A couple of weeks ago, my colleague at the Natural Resources Council of Maine shared some information about local trails near her home in Central Maine that she and her family have spent some time exploring recently. With people staying close to home during the COVID-19 pandemic, it is a great time to find local outdoor recreation opportunities that can be done while practicing physical distancing.
Being at home has given my family more time to explore the trails in Brunswick and Topsham. Here, we are lucky to have a large system of trails that weave in and out of our towns to create well balanced access to urban amenities and natural areas.
This weekend we discovered Topsham’s Highland Trail system. This system is nestled between the William-Cone School and Route 196. The trails follow a lovely creek through a woodland setting. Clay deposits are visible in the stream.
We also discovered the fresh cut trails of the East Kate Furbish Preserve. These trails wind the shores of beautiful Mare Brook, and the trailhead is located near some interesting storage containers that the Navy left behind. If you live near downtown Brunswick and are looking for a longer adventure, it is an easy bike ride to the trailhead full of sunny and scenic views.
If you haven’t yet been to Brunswick’s new Woodward Point Preserve you must go! This new publicly accessible land provides a good option for those looking for a short jaunt through farmland and forest to get stunning coastal views. I’ve spotted a grey seal hunting for lunch here!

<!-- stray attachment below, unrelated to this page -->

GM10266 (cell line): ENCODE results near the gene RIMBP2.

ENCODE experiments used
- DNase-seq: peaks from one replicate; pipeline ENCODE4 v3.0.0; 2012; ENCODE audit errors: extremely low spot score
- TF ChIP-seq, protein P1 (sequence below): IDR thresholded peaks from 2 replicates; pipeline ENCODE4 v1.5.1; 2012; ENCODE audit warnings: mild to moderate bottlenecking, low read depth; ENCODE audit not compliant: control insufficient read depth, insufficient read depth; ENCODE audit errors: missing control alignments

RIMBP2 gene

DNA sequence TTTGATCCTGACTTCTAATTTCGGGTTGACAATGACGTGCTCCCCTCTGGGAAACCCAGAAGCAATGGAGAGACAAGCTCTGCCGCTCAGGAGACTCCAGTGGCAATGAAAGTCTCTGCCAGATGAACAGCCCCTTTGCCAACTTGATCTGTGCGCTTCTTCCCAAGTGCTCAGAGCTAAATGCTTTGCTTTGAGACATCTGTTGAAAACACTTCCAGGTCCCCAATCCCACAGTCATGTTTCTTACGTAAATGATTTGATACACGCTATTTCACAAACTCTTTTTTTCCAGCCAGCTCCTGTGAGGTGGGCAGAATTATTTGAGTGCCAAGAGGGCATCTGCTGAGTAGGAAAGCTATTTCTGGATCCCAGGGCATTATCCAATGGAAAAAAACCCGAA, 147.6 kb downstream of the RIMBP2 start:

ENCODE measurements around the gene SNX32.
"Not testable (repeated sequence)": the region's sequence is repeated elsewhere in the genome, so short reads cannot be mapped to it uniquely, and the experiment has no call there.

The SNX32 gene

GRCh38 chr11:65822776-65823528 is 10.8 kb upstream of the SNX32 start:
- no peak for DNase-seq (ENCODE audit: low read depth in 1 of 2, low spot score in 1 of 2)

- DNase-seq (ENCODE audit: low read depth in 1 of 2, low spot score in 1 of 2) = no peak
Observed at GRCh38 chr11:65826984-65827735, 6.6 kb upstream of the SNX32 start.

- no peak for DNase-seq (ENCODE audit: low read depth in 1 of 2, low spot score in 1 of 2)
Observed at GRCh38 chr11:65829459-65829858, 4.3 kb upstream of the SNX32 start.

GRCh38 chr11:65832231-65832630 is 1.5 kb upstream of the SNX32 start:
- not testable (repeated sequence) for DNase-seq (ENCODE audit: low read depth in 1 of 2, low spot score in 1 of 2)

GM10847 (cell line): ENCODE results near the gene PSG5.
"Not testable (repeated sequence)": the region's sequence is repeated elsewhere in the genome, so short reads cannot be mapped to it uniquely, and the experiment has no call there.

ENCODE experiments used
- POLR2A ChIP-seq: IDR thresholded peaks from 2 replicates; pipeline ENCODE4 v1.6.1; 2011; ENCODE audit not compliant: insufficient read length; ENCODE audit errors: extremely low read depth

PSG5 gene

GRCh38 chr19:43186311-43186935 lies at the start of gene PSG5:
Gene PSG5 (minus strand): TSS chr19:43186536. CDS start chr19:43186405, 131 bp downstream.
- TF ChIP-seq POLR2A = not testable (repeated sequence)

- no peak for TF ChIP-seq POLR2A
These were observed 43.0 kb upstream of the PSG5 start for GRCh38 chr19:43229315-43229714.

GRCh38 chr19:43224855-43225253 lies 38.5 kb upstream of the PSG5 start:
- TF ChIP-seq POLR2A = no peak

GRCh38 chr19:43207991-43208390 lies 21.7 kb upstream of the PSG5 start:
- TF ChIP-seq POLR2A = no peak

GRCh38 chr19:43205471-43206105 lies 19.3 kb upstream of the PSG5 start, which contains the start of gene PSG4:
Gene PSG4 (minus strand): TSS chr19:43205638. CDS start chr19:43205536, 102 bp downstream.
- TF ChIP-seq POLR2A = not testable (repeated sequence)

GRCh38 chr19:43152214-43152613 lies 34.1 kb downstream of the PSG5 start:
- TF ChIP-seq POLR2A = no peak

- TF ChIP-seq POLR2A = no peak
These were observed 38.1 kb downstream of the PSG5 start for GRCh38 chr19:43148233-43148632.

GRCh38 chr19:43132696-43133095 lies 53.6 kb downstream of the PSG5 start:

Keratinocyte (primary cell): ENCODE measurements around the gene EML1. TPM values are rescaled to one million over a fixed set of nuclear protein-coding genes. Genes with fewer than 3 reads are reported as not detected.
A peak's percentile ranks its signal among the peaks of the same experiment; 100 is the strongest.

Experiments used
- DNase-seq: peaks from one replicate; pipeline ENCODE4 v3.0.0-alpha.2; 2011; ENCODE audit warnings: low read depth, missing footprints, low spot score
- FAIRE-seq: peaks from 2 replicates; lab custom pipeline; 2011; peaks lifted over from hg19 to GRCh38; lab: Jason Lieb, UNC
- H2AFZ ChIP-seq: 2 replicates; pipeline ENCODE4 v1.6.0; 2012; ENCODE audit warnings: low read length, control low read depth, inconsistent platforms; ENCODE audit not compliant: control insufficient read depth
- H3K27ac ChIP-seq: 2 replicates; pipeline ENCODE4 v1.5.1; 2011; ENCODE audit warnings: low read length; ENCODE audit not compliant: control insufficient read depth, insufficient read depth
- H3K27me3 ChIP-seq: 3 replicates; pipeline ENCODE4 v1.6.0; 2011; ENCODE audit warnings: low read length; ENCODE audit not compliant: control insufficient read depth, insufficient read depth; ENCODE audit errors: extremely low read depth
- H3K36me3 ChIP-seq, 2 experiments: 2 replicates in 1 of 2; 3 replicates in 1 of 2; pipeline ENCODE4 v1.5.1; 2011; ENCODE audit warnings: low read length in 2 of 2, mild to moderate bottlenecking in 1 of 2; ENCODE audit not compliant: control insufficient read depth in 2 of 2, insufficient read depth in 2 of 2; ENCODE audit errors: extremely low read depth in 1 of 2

If you want to spot a Barred Owl, I recommend going to the woods that connect Brunswick’s Town Commons and Bowdoin’s Farley Field. I have heard and seen these owls on multiple occasions when jogging through these interconnected trails. Go ahead and see if you can spot one, too!
The Land for Maine’s Future program has helped protect some beautiful land and trails all around Maine, including the Maquoit Bay Conservation Land off Bunganuc Road in Brunswick. Another NRCM colleague of mine recently explored those trails and said they are well-marked, wide and flat, and lead down to a beautiful view of the Bay.
There are also numerous neighborhood trails connecting homes, businesses, and schools. Living in town, it has been a joy to see so many people walking and biking to and from Brunswick and Topsham’s natural areas. For our climate and health, I hope this is a new habit that sticks!
—Chrissy Adamowicz, Sustainable Maine Outreach Coordinator